Rebekka, 15, wore a hat, long sleeves, and jeans to our first counseling session. Not so unusual for a teen, except it was a hot August afternoon and the temperature outside was 101 degrees.
As I got to know Rebekka, I learned she was sent to see me because she was self-harming. She had no eyelashes or eyebrows and her hat concealed large bald spots where she had pulled out her hair. I eventually saw the dozens of scars on her arms and up and down the length of her legs, where she had repeatedly cut herself and picked off the scabs. She also bore numerous burn marks from cigarettes and lighters. Cutting and burning are the most common forms of self-injury we see among teenagers in our counseling center.
Why Do People Self-Injure?
The teenage years (when self-injurious behaviors commonly begin) can be traumatic times. This can be especially in our culture, where children are presented with decisions and choices they are not mature enough to handle.
Our teens have greater pressures than at any time in history. College preparation now begins in the 8th grade for many students, as they have to make choices about Advanced Placement classes. Many high school students work 20 or more hours per week to save for college, in addition to attending classes and doing AP homework.
At school, teens receive mixed messages about relationships and sexual orientation. Sexual behaviors are taught in graphic detail and promoted in the popular media. Our children are pressured to be sexually active long before they are emotionally and physically ready. They are thrust into many situations they are not ready to deal with! Some deal with the heartache of a broken home, spending alternate weekends with each parent, and the pressure that comes from being in the middle of divorce.
These are only the “normal” stresses and do not cover the extreme cases, such as sexual abuse by a parent or step parent; drug or alcohol use in the home by parents; out of control siblings that raise tension in the home; same-sex unions, sexually transmitted diseases or abortion.
Many children and teens come to believe there is little they can count on and nothing that is stable. Who can they talk to besides each other? Who can they really trust? All these factors feed into the world of self-injury, and it becomes their method of dealing with indescribable pain and loneliness.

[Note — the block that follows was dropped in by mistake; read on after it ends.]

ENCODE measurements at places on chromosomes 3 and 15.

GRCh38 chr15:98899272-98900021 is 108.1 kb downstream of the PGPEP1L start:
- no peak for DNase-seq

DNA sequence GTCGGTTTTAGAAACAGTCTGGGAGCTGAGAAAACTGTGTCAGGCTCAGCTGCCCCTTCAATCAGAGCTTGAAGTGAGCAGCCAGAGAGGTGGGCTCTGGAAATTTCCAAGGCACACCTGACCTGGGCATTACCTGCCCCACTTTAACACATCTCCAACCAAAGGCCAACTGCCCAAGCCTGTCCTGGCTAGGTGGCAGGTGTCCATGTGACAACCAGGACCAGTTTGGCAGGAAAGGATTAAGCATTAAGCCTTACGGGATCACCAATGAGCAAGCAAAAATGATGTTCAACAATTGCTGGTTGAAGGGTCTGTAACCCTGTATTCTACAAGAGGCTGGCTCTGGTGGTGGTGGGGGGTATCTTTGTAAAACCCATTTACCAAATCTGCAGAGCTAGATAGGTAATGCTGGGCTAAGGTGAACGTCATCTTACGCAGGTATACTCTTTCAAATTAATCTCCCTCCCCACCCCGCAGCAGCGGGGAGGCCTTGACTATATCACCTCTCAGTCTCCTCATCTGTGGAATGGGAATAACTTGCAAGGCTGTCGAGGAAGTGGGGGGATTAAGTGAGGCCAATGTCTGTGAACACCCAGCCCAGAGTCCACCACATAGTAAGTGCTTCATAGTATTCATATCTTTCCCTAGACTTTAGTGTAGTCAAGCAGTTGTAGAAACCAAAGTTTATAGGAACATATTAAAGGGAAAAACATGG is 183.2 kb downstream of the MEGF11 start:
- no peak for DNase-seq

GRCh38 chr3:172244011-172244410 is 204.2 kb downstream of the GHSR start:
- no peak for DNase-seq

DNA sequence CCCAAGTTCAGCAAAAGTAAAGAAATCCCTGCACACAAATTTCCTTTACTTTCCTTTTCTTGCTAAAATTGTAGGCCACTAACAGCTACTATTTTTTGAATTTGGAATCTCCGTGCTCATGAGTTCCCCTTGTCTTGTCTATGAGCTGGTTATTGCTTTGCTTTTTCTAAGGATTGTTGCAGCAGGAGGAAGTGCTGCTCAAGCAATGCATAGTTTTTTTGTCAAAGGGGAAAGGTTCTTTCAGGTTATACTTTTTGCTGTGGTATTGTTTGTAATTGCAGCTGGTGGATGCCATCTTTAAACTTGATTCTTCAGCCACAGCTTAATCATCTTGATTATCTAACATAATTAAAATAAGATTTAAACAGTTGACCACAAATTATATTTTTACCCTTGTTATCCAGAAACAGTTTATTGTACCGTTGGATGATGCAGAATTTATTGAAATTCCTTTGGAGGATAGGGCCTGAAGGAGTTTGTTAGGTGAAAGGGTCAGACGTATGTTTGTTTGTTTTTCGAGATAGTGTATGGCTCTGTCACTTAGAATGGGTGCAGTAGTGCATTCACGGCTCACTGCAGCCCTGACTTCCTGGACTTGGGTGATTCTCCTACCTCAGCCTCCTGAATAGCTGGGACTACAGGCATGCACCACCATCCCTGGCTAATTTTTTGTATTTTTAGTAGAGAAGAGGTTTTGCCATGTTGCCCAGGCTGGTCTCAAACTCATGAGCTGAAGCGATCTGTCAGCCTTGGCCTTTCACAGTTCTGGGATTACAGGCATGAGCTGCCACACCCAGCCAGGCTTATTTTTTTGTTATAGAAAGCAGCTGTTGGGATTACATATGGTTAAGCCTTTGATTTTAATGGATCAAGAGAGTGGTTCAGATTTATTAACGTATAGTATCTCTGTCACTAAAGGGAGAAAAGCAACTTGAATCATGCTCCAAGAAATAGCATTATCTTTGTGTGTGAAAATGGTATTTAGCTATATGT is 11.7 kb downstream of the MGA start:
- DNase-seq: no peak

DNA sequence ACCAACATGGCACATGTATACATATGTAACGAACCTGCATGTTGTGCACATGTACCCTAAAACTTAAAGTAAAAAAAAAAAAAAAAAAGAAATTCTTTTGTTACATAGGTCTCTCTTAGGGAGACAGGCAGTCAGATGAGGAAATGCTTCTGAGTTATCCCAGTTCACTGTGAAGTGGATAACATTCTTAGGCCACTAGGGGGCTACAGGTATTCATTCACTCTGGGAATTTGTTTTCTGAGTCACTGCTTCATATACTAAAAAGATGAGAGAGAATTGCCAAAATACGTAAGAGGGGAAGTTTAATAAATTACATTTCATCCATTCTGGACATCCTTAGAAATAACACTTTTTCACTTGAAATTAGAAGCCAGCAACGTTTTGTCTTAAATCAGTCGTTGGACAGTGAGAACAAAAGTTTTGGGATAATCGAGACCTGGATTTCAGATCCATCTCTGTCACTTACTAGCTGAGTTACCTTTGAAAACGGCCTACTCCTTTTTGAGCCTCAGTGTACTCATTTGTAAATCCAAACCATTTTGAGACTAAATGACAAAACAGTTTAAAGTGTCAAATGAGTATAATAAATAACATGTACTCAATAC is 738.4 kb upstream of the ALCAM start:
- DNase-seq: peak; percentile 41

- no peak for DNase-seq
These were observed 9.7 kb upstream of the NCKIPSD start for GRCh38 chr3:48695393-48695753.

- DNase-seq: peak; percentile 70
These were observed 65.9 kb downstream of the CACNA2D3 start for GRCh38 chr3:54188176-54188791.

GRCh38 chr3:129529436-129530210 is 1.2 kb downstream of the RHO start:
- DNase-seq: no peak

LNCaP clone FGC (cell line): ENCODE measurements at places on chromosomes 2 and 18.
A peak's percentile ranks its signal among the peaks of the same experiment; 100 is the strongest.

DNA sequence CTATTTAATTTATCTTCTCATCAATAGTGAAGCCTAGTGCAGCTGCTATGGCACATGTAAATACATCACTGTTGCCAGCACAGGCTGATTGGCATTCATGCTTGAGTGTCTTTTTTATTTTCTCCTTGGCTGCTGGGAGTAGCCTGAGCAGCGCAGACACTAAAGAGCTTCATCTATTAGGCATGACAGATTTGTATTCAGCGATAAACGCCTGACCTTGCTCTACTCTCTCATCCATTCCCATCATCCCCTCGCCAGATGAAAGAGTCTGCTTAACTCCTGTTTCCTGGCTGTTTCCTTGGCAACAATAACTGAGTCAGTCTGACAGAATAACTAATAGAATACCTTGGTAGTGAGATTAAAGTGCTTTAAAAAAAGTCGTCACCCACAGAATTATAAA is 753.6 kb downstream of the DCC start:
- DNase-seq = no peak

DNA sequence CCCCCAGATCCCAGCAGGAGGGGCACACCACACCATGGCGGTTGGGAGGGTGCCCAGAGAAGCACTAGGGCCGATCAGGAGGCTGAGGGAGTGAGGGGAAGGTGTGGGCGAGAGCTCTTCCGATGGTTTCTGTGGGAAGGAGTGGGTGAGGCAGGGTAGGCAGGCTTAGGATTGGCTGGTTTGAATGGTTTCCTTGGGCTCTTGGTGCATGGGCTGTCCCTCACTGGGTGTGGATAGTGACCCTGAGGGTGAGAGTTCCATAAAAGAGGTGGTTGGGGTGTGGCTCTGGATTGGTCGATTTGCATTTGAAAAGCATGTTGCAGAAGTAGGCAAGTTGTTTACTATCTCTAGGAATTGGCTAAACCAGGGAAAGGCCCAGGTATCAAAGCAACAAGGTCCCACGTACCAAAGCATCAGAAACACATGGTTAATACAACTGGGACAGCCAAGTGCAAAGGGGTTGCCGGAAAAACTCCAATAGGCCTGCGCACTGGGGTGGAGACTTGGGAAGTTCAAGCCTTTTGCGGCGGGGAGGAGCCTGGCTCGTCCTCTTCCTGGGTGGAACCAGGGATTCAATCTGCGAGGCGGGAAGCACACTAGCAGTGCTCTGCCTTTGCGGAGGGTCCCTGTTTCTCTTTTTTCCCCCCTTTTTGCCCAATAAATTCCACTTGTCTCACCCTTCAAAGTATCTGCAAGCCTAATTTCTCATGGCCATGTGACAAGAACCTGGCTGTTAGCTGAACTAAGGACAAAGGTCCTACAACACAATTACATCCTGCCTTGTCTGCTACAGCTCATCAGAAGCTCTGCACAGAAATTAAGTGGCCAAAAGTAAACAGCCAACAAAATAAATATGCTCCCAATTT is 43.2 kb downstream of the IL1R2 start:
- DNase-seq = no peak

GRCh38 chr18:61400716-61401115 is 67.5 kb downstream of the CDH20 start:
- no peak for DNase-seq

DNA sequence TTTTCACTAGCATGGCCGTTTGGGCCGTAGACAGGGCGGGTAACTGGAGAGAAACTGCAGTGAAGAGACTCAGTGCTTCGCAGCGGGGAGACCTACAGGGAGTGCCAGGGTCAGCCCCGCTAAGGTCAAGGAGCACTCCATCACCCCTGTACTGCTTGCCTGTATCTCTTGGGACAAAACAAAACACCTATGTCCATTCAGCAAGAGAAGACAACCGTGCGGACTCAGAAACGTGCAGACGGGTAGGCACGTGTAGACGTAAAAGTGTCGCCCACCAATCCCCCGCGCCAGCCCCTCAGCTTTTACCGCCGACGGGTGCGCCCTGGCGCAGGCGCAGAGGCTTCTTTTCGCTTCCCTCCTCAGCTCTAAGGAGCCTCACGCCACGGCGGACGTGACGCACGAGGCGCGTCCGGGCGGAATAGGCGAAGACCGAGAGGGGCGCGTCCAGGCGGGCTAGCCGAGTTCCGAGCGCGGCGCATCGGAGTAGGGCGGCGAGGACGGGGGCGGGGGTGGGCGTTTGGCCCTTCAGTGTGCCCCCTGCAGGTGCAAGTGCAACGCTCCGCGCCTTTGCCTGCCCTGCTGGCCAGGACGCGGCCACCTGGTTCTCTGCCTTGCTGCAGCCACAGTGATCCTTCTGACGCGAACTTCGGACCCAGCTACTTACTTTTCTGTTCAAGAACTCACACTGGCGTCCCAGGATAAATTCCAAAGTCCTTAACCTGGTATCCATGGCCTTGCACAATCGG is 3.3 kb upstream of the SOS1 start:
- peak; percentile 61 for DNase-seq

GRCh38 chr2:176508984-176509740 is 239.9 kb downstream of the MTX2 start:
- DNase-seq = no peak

Like other self-injurers, Rebekka reported that she felt empty inside, stressed, and unable to express her feelings. She struggled to tell me she was lonely, not understood by others and fearful of intimate relationships and adult responsibilities. Self-injury was her way to cope with or relieve painful or hard-to-express feelings.
What Can I Do to Help?
There is no quick fix, no systematic formula to follow in helping a teen counselee who self-injures. I encourage parents to follow biblical principles rather than going the route of psychotherapy and secular counseling. Secular reasoning is contrary to biblical methodology. The self-injurer doesn’t have an illness that can be medically diagnosed; what she has is a faulty coping mechanism that has become a sinful habit.
Whenever possible, I involve the parents in the counseling process. We teach the parents how to disciple their child through this turbulent time in life. God entrusted Mom and Dad to care for their child and I am there to support them in teaching, rebuking, correcting, and training their child in righteousness (2 Timothy 3:16).
The biblical perspective on self-injury is that it is primarily a heart issue (Matthew 15:11; Matthew 15:17-20; Luke 6:43). Like other self-injurers, Rebekka had an overall focus on herself: her pain, loss, feelings, her wants, and her desires.
She learned to examine her heart in light of Scripture (Jeremiah 17:9). The Bible reminds us that permanent change requires a change of heart brought about by a renewal of the mind (Romans 12:2). We had to identify the root cause of her behavior so true healing could take place.
Run to God with the Pain
I encouraged Rebekka to go to God in prayer and lay down the burdens of her heart.
“The LORD hears the needy and does not despise his captive people” (Psalm 69:33).
Directing Rebekka to the Psalms brought comfort and insight about crying out to God in distress. She was reminded that God cares about her, and the weight of guilt, shame, failure, anger, and rejection she carries. She was greatly comforted in realizing the Lord Jesus Christ was intimately acquainted with every sorrow and pain she had.
“Turn Yourself to me, and have mercy on me, For I am desolate and afflicted. The troubles of my heart have enlarged; Bring me out of my distresses! Look on my affliction and my pain, And forgive all my sins” (Psalm 25:16-18, NKJV).
In biblical counseling, Rebekka learned the necessity of repentance. She learned about the sovereignty of God, people pleasing, and how to deal biblically with anger, hurt, and bitterness. As her mind was renewed, she began to understand the role idolatry played in her behaviors. She realized how worshiping her idols only led to guilt, shame, and deception and that, in reality, self-injury didn’t help with her pain after all.
Initially she experienced many failures and would still revert to cutting or burning herself, but Rebekka persevered in righteousness. She was determined to glorify God and worked very hard to stay in the Word, put the behavior off, renew her mind, and put on the new self (Ephesians 4:22-24). She made life application of what she was learning and denied her fleshly desires. Six months later, she had eyebrows, eyelashes, and the bald spots on her head were covered with hair. The real triumph came when she gave her parents her “treasure box” of razor blades and burning materials.
Today, Rebekka is free.
So if the Son sets you free, you are truly free (John 8:36, NLT).
Join the Conversation!
Do you believe the Word of God is enough to address even the “hard cases” in counseling?